All posts by bobbyjudoprawiro

as known as V.B. Arianto / 323017bj

Mass Customization: Lands’ End case

Lands’ End which was acquired by Sears in 2002, enlarging his shop at Sears in 2007. Lands’ End adds in-store monogramming and more small stores that provide access to the site of Lands’ End. Even customers can return merchandise that has already passed more than 20 years. Customers of Lands’ End can use its website to order jeans, pants, chinos and shirts that are tailored to their specifications. Customer fills in his/her specifications to a form at the website, which then will be sent through a computer network to develop an appropriate size for such customers. Individual patterns are then sent electronically to the factory, then the patterns will be used to trigger the cutting equipment materials. There are almost no extra production costs because the process does not require additional storage, which is too much production, inventory and costs to the customer is only slightly higher than the garment which is mass produced. At Lands’ End Live, anyone who shop online at can send PS to customer service staff. If you have questions about a particular garment, customers can ask directly. Lands ‘End reported that the additional customer service of this kind adds 6 percent to their sales when a customer uses Lands’ End Live.

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Group 7: Mass Customization Mini Case

Mass Customization definition: a flexible production system to deliver a product to order that matches the needs of an individual customer or user (Randall, Terweisch and Ulrich, 2003)

Five different principles of user design:

1) Customize the customization process;

  • Different customers have different type of buying behavior, thus we need to serve different customers with different sales techniques (in terms of user friendliness).
  • Types of interface: 1) Parameter based 2) Needs based
  • e.g: Dell website’s different user interfaces

2) Provide starting points;

  • Consumers differ greatly in the extent to which they wish to affect the design of a product.
  • Different starting points: 1) Free form design 2) Combinatoric configuration 3) Starting points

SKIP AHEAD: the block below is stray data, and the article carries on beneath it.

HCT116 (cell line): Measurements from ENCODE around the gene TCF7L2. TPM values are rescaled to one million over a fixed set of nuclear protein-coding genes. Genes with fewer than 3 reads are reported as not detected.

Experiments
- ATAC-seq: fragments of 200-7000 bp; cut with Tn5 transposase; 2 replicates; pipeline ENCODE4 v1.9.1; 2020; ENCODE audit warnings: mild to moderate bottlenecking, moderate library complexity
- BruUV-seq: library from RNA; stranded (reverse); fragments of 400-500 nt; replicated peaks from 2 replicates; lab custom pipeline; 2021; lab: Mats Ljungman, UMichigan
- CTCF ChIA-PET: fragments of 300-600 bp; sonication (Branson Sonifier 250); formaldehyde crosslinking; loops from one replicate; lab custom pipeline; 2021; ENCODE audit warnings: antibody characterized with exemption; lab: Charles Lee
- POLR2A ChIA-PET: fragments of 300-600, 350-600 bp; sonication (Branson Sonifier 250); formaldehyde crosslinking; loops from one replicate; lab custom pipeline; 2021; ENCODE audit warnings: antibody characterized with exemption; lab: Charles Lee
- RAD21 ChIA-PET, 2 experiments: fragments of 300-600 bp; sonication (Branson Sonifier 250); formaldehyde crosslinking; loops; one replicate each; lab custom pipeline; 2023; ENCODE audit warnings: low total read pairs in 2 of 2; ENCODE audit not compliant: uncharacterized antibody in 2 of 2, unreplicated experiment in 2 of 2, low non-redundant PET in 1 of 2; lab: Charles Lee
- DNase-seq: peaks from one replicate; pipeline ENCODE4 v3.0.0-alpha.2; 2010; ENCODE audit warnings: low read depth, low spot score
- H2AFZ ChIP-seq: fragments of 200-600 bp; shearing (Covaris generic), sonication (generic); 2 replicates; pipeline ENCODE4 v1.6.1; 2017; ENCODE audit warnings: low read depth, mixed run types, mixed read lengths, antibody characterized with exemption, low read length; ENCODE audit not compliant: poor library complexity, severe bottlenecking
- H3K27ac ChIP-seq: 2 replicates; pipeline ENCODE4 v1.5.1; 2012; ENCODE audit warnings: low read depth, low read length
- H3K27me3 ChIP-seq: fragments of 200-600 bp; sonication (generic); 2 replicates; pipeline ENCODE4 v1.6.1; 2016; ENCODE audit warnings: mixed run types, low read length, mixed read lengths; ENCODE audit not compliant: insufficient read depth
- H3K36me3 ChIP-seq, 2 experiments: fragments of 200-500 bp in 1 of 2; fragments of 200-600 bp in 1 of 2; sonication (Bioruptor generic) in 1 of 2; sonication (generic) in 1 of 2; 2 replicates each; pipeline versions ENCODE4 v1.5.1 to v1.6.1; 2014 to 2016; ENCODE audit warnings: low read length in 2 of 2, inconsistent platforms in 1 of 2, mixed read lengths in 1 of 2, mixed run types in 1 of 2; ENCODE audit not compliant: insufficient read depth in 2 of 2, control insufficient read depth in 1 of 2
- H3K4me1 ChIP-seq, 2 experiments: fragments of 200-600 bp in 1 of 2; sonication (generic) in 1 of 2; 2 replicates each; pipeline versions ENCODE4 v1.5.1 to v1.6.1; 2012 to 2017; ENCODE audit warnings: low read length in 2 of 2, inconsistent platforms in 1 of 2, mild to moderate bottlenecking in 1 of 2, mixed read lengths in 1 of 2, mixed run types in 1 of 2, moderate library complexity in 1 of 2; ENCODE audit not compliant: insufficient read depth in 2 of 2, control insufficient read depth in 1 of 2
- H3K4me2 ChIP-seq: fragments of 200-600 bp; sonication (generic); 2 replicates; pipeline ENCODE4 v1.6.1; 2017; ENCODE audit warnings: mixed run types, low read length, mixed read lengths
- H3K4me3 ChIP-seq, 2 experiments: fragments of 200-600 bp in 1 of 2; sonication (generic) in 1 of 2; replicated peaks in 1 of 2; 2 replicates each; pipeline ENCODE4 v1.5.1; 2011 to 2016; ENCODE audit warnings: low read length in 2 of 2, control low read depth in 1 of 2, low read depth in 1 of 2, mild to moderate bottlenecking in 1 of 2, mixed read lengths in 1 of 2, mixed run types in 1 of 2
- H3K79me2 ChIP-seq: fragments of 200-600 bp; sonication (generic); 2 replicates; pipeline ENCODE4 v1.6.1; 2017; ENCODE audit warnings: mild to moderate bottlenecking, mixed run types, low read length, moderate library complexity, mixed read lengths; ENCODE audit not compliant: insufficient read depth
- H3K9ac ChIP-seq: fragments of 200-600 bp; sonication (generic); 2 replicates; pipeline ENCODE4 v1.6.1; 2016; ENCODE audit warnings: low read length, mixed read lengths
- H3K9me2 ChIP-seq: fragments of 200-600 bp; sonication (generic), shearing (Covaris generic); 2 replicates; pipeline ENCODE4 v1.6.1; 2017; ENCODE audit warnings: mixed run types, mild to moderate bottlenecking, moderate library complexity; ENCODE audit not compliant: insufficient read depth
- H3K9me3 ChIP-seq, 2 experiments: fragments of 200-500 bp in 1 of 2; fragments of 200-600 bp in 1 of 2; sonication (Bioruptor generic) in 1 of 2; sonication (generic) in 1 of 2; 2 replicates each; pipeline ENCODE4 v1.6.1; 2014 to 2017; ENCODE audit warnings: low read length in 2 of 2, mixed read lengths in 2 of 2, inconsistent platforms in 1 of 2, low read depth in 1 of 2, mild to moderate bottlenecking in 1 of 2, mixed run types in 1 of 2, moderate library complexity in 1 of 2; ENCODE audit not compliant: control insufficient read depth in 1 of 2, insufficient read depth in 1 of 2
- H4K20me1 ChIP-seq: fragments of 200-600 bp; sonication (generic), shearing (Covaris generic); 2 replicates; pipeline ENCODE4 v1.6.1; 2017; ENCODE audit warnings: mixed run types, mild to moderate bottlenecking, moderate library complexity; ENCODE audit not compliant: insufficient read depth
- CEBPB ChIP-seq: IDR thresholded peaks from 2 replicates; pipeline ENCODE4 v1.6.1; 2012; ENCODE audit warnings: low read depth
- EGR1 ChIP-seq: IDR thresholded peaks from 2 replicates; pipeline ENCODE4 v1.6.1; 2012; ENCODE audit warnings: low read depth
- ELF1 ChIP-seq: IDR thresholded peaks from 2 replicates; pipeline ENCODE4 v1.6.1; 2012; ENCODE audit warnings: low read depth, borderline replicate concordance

• e.g: Customatix, Adidas miCoach, NikeID

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Mass customization, is it an effective production method?

Since the period of Henry Ford’s car industry until late 90’s, product efficiency requires mass production. Companies were using labor divisions, standarisation and automated processes to create products in large quantities. Economies of scale insists emphasising on mass production since it reduces cost massively. Industries rely on mass production to minimise costs. One example of mass production in car industry is Ford model T.

Ford model T – The first car that was mass produced.

However, new technologies such as CAD (Computer Aided Design) and CAM (Computer Aided Manufacturing) are damaging the economy of mass production. Since both allow mass customisation towards the needs of customer. Mass customisation includes flexible production process to create goods and services that are intertwined with each customer. The future of manufacturing was actually started with mass customisation.

Mass customisation offers advantages for both customers and factories. Customers can get the product they want, based with their tastes and needs. For the factory, they create more customer satisfaction, at the same time, improve production efficiency. In some industries, mass customisation method may result in little or no inventory of finished goods or semi-finished, no expired products are full of dust on a shelf or showroom; and require less working capital.

However, there are several weaknesses of mass customisation that I found:

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